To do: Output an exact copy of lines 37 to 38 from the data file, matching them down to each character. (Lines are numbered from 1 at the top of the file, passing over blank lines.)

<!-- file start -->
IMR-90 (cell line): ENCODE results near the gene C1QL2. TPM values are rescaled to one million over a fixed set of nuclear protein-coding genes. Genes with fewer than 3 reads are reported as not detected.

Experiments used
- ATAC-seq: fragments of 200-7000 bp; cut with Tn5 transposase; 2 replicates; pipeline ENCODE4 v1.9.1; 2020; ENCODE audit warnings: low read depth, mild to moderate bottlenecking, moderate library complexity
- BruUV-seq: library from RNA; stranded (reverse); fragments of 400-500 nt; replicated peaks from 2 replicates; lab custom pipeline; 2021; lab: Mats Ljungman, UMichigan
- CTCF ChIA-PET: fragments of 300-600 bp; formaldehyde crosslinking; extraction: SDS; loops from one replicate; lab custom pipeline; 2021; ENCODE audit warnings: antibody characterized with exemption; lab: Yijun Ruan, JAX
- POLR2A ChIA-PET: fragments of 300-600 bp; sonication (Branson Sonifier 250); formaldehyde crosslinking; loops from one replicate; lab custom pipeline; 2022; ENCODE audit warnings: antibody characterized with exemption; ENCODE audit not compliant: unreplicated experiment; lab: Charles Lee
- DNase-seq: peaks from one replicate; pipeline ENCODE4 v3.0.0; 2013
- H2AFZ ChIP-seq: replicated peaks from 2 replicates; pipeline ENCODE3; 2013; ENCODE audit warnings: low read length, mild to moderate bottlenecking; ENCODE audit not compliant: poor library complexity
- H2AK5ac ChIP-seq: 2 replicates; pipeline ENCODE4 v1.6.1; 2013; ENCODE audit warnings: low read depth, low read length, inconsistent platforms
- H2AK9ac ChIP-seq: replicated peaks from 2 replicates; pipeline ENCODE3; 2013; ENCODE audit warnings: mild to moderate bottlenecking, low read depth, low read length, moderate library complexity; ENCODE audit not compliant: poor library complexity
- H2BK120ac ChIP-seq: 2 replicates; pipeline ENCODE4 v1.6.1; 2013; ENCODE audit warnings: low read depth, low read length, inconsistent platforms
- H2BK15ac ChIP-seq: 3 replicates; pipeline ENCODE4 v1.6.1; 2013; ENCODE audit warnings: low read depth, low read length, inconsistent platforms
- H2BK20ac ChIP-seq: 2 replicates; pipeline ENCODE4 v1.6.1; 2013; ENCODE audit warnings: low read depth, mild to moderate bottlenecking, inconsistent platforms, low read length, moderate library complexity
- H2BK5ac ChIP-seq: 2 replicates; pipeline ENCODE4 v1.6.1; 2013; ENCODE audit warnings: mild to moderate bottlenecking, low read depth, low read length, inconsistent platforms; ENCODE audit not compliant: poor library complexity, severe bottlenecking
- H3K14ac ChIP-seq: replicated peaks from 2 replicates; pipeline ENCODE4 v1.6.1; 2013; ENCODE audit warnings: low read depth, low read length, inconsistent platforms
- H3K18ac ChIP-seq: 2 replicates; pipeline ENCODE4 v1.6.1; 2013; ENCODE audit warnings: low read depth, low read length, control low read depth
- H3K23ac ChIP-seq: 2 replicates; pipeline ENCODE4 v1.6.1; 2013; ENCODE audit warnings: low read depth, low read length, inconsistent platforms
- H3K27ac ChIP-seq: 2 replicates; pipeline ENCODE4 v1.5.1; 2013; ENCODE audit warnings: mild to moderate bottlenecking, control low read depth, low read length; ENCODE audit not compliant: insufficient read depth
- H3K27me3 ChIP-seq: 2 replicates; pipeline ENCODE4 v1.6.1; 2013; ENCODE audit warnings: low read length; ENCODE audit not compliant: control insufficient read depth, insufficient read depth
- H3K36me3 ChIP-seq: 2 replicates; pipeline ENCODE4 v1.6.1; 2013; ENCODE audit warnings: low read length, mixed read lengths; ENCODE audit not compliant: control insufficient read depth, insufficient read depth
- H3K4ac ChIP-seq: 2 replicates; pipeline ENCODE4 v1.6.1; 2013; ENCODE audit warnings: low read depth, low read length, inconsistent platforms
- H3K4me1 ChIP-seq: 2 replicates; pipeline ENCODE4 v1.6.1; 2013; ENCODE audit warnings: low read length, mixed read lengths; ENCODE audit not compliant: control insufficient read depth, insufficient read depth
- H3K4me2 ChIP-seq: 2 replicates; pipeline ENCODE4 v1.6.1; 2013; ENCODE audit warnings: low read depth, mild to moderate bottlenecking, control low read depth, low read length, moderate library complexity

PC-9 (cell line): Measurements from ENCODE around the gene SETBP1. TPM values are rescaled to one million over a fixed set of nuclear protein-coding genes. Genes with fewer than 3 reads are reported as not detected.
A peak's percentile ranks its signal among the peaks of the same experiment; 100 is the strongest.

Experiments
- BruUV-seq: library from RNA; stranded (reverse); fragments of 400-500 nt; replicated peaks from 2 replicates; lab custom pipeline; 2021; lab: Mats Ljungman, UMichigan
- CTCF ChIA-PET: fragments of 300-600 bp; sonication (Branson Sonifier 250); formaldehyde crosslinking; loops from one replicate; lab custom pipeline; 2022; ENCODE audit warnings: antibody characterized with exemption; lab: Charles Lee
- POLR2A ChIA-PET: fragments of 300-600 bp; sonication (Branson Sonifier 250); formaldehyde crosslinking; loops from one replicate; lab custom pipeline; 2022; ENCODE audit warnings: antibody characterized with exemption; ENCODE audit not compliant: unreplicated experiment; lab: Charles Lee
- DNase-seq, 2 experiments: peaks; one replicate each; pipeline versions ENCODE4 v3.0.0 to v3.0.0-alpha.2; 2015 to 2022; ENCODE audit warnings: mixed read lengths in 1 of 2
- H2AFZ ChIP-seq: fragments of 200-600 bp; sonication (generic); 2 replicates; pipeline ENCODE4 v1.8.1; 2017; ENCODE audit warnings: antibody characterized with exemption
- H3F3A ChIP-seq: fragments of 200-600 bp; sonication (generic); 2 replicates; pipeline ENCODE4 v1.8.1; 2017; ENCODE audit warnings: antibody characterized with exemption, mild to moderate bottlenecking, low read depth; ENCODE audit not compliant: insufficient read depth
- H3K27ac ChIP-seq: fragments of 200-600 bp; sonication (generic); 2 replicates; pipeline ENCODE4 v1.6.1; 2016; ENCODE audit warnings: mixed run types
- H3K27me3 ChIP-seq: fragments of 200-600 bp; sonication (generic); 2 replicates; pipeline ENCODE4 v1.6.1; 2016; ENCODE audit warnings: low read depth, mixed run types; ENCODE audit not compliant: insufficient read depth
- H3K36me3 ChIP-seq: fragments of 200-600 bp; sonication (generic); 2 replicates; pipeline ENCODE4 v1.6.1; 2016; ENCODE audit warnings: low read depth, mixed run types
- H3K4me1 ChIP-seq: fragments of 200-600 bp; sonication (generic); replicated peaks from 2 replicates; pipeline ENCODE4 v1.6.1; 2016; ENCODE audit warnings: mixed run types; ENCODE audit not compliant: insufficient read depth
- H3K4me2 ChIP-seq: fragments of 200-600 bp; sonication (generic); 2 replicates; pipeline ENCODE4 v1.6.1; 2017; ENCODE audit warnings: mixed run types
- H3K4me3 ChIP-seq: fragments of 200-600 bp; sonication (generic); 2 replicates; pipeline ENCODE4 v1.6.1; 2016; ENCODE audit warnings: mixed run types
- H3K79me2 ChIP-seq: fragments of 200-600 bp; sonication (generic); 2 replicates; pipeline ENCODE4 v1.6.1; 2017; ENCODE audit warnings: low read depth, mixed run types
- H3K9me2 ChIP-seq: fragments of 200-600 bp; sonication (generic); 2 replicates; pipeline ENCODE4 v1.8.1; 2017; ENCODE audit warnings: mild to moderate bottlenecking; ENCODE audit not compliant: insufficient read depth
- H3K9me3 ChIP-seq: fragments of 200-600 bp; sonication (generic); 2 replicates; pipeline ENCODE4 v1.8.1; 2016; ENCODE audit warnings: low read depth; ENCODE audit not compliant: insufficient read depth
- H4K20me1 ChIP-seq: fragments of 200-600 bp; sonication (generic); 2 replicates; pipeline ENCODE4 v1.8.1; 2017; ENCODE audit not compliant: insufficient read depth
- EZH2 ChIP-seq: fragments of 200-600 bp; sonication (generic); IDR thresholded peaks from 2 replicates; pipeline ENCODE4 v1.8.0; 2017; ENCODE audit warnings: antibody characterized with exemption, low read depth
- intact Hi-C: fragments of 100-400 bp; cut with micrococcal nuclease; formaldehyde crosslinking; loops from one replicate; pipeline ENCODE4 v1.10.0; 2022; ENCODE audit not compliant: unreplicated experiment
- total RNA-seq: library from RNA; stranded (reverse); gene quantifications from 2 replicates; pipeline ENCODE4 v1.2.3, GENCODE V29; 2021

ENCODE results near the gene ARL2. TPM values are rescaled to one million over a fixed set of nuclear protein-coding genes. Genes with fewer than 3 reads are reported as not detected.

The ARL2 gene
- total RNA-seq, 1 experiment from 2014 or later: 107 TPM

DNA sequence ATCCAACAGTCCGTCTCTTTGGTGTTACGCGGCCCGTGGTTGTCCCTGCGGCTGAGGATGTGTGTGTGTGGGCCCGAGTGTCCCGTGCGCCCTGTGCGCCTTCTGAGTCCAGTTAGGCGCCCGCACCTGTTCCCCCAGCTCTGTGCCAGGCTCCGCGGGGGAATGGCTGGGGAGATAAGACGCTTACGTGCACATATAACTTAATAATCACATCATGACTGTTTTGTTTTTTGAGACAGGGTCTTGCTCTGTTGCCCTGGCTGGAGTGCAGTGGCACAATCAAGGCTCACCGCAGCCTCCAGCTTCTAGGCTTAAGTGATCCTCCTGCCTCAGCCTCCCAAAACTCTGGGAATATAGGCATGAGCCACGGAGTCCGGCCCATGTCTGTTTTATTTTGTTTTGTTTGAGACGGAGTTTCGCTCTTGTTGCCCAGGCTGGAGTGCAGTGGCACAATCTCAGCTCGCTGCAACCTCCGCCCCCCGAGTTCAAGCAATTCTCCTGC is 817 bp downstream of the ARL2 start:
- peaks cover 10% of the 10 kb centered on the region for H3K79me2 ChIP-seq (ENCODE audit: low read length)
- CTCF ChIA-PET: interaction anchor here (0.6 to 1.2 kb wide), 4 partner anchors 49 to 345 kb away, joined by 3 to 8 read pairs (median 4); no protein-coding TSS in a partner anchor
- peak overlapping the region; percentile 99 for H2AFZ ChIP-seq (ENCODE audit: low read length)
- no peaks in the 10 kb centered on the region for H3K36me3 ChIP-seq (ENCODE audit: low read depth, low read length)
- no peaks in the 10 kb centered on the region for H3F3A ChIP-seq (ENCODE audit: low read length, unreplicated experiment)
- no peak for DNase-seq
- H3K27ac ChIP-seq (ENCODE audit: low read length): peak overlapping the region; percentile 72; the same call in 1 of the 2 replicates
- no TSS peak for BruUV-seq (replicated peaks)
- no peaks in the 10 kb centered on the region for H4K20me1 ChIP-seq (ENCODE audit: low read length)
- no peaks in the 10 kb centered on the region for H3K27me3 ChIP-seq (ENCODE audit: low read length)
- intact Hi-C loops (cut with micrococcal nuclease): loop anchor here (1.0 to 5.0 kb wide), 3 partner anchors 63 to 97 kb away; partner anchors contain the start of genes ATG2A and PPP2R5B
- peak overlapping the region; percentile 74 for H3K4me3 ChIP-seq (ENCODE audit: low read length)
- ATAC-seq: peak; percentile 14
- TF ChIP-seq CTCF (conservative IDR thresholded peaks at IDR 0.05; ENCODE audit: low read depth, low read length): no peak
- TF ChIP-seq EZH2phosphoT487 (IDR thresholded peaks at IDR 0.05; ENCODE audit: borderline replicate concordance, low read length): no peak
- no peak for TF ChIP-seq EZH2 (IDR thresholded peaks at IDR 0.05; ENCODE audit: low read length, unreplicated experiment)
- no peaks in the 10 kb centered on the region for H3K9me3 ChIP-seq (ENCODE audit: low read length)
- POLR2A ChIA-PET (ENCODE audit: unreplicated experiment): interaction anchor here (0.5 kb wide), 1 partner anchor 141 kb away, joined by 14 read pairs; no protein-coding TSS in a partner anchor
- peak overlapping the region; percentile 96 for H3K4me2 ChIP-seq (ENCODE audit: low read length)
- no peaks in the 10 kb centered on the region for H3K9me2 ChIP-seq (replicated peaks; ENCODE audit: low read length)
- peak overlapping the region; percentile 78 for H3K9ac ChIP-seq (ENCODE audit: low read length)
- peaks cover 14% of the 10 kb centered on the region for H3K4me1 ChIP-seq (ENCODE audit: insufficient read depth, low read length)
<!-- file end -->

- H3K4me2 ChIP-seq: fragments of 200-600 bp; sonication (generic); 2 replicates; pipeline ENCODE4 v1.6.1; 2017; ENCODE audit warnings: mixed run types
- H3K4me3 ChIP-seq: fragments of 200-600 bp; sonication (generic); 2 replicates; pipeline ENCODE4 v1.6.1; 2016; ENCODE audit warnings: mixed run types